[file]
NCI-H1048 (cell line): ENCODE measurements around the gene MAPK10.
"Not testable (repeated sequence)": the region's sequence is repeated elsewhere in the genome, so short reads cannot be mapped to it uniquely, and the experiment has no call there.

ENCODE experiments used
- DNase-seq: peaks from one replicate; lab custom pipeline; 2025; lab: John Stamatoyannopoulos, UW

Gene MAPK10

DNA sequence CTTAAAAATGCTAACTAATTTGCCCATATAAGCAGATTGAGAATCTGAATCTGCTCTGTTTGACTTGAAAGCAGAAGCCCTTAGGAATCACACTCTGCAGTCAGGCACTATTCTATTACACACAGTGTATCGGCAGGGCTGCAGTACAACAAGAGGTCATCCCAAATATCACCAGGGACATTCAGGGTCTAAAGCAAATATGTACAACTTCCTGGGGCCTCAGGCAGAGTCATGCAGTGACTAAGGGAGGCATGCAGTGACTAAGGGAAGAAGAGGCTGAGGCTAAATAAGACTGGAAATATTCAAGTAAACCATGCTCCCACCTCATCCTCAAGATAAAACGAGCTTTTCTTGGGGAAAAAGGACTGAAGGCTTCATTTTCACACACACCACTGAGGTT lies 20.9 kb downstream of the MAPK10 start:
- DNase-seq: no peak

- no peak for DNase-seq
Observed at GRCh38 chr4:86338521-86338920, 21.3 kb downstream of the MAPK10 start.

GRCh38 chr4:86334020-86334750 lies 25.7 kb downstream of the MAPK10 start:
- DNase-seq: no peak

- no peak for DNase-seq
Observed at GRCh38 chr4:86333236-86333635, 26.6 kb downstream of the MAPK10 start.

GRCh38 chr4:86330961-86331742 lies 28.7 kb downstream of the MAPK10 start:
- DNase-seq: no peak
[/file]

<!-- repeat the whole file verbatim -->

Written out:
NCI-H1048 (cell line): ENCODE measurements around the gene MAPK10.
"Not testable (repeated sequence)": the region's sequence is repeated elsewhere in the genome, so short reads cannot be mapped to it uniquely, and the experiment has no call there.

ENCODE experiments used
- DNase-seq: peaks from one replicate; lab custom pipeline; 2025; lab: John Stamatoyannopoulos, UW

Gene MAPK10

DNA sequence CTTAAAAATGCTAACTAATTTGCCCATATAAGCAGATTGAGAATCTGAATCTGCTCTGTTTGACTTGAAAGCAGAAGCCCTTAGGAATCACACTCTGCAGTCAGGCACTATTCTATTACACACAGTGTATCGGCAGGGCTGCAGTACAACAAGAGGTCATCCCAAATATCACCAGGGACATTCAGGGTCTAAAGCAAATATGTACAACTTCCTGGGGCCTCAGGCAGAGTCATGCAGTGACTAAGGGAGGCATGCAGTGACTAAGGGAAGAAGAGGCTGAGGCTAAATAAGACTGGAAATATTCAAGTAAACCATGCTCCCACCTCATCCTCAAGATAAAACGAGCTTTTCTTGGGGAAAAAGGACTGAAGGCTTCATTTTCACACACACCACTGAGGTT lies 20.9 kb downstream of the MAPK10 start:
- DNase-seq: no peak

- no peak for DNase-seq
Observed at GRCh38 chr4:86338521-86338920, 21.3 kb downstream of the MAPK10 start.

GRCh38 chr4:86334020-86334750 lies 25.7 kb downstream of the MAPK10 start:
- DNase-seq: no peak

- no peak for DNase-seq
Observed at GRCh38 chr4:86333236-86333635, 26.6 kb downstream of the MAPK10 start.

GRCh38 chr4:86330961-86331742 lies 28.7 kb downstream of the MAPK10 start:
- DNase-seq: no peak